Activist and former student leader Umar Khalid was granted bail by a Delhi court today in a case linked to the riots in parts of the capital last year. But he will remain in jail due to charges under the stringent Unlawful Activities (Prevention) Act in another case related to the Delhi violence.
Umar Khalid, 33, "cannot be permitted to remain behind bars on the basis of such a sketchy material against him", the court said.
The court asked him to install the Aarogya Setu on his phone before leaving prison, at a time Covid cases are spiraling.
The former JNU student was arrested in October in connection with the violence in northeast Delhi's Khajuri Khas area over the Citizenship Amendment Act (CAA) protests.
Over 50 people were killed and 200 injured in the clashes that broke out on February 24 last year. The Delhi Police were accused of inaction or complicity in some instances of violence.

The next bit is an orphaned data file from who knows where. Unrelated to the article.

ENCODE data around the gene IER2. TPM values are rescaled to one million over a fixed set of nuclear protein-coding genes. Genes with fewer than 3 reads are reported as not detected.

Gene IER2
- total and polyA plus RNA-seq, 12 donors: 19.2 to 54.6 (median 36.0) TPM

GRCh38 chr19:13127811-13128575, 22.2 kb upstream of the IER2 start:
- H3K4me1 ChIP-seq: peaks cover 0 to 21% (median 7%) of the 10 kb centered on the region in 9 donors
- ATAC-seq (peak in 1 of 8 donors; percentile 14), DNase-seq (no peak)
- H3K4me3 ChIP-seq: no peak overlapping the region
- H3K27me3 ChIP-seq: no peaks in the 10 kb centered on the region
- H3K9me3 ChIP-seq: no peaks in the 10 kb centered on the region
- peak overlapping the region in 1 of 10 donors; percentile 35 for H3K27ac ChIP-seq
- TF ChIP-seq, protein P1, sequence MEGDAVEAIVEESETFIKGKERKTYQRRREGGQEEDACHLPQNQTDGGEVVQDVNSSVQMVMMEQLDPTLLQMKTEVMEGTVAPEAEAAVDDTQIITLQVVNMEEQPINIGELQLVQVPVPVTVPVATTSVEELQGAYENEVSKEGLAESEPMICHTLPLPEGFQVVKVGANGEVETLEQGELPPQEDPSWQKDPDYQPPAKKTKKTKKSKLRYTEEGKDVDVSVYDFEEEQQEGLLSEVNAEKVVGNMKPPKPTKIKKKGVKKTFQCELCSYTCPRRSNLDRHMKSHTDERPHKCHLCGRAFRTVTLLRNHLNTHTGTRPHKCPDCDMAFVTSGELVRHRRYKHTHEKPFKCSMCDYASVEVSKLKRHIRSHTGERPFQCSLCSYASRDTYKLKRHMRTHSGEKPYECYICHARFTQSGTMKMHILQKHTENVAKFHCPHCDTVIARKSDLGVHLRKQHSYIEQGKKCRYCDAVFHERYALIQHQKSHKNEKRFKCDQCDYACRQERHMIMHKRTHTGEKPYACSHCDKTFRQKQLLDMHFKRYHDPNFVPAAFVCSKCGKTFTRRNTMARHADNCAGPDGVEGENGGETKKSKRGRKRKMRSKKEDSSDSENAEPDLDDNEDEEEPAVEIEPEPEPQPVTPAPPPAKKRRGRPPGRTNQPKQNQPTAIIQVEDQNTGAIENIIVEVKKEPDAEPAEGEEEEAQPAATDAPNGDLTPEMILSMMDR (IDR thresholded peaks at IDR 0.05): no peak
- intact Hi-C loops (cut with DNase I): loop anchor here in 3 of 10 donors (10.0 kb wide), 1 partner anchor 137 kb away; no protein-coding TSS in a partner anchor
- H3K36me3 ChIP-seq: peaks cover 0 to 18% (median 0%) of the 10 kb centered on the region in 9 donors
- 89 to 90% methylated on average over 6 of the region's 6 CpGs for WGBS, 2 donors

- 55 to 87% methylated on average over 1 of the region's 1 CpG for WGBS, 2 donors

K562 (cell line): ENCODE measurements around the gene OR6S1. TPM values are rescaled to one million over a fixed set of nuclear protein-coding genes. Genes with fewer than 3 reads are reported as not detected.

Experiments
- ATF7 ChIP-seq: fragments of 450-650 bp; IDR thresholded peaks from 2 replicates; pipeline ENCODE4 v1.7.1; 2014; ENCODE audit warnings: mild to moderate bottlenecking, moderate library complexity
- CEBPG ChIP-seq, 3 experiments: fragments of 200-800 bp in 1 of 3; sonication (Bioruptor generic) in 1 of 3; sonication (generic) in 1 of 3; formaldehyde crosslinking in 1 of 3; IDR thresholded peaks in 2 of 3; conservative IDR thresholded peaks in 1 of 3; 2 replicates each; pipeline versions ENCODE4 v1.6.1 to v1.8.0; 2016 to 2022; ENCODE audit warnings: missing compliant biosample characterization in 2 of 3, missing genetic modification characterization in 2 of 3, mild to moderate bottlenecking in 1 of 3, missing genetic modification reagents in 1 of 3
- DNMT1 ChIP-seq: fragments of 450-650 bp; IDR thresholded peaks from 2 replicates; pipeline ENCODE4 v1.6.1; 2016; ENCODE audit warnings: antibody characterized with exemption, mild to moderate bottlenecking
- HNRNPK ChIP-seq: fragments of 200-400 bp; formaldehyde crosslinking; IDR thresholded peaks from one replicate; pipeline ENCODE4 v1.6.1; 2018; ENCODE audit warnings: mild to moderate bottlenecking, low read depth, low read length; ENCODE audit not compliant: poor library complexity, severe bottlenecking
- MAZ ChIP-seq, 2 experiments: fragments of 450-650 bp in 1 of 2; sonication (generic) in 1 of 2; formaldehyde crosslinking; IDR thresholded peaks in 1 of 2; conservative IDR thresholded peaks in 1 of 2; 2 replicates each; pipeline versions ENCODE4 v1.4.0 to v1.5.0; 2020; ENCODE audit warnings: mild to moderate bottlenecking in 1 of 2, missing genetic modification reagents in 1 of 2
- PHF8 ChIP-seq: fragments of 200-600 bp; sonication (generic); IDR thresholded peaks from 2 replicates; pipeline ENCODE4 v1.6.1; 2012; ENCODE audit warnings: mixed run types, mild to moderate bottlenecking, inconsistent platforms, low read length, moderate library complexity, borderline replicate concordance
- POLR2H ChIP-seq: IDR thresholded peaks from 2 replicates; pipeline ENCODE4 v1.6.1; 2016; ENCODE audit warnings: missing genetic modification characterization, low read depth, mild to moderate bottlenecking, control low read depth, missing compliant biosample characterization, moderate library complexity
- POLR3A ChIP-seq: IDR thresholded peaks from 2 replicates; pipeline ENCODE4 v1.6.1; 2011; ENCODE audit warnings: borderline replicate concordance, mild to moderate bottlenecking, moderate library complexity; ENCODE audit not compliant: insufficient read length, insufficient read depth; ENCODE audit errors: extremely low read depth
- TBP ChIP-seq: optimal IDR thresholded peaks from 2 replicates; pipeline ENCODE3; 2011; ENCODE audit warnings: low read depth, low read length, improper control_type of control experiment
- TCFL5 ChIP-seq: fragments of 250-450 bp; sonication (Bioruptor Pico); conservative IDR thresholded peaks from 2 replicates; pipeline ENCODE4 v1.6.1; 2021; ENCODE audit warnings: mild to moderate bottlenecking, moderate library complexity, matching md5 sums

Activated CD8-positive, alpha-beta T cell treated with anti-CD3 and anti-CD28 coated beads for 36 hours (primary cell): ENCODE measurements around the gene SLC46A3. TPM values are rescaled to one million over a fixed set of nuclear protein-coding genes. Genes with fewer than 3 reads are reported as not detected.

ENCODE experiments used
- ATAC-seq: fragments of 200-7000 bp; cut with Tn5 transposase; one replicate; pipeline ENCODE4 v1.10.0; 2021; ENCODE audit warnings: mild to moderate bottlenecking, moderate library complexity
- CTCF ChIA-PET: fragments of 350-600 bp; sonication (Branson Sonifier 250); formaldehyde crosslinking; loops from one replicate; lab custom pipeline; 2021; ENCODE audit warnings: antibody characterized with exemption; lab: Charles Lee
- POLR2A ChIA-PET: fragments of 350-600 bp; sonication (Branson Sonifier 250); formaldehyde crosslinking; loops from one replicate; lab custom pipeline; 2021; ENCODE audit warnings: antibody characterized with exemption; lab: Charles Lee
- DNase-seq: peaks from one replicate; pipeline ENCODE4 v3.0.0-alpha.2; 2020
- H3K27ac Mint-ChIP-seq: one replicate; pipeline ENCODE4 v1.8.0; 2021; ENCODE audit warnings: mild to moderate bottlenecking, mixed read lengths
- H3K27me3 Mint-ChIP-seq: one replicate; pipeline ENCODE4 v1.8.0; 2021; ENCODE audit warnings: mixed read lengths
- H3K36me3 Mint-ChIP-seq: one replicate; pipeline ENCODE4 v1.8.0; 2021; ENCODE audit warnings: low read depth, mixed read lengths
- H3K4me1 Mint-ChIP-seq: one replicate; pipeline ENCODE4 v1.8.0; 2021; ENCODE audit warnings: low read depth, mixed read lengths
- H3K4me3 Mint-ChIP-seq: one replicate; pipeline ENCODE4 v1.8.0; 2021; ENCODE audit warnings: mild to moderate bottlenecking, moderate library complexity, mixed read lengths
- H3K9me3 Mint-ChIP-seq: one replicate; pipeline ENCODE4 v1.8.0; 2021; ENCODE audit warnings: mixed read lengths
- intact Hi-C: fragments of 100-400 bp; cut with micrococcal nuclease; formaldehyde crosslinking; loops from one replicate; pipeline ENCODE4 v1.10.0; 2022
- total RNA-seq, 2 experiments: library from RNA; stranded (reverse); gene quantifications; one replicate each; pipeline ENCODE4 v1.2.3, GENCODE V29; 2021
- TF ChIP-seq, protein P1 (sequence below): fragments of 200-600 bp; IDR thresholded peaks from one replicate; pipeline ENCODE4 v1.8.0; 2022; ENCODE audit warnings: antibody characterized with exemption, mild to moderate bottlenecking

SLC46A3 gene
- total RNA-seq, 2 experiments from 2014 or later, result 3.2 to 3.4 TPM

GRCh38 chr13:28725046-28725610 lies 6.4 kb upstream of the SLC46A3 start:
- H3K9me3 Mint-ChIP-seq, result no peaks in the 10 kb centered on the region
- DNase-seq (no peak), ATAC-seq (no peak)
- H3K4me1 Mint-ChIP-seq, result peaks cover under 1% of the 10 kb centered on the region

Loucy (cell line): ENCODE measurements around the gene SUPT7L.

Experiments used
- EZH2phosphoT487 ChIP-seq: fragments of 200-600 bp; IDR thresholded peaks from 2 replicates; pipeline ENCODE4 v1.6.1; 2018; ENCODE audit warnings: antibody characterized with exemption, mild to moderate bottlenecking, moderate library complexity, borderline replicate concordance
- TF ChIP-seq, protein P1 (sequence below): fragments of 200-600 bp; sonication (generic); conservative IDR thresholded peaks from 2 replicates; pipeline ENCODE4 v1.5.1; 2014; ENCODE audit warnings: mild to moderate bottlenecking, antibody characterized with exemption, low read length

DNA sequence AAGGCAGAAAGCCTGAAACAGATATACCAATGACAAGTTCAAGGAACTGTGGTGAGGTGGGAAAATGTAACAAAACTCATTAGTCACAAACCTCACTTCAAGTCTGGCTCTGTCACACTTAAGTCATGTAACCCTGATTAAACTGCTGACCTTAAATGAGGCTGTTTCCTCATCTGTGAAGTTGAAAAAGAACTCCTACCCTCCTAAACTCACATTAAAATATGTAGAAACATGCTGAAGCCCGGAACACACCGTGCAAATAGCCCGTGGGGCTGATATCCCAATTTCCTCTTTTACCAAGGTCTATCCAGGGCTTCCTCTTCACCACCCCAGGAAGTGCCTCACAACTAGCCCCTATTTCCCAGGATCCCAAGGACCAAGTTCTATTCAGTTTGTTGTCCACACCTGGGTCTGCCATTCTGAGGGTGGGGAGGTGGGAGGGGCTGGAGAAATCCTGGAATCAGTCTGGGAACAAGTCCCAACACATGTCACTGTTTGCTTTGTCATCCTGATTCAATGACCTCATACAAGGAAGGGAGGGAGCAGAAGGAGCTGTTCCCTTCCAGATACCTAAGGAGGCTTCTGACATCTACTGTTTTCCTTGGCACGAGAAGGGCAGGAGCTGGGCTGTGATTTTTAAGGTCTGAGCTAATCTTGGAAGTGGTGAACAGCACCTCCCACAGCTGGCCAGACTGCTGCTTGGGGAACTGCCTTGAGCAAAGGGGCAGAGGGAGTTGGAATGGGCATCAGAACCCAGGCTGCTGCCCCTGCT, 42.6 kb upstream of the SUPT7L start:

The Delhi Police Crime Branch, in its charge sheet, alleged that Mr Khalid was part of a group that organised a meeting in Shaheen Bagh on January 8, weeks before the riots, to plot the violence. The police alleged that he had "remote-controlled" the riots and had planned the violence during then US President Donald Trump's visit to Delhi.
Mr Khalid was also accused of taking part in anti-CAA protests in Madhya Pradesh, Rajasthan, Bihar and Maharashtra, and making inflammatory speeches that provoked the violence. The organisers of the protests in various states took care of his expenses like travel and local stay, the police document claimed.
Umar Khalid "can't be incarcerated in jail for infinity merely because others who were part of the mob have to be identified and arrested in the matter", the court said.
"I do not find any rationale in the act of the police in involving (Khalid) in this solitary case for the offence of conspiracy," added the judge.
According to the court, the prosecution had never said Mr Khalid was physically present at the scene of the clashes and he had nowhere been captured on any CCTV footage or viral video. "Neither any independent witness nor any police witness has identified the applicant to be present at the scene of crime," said the court, adding that charge-sheeting him on the basis of "such insignificant material" was unwarranted.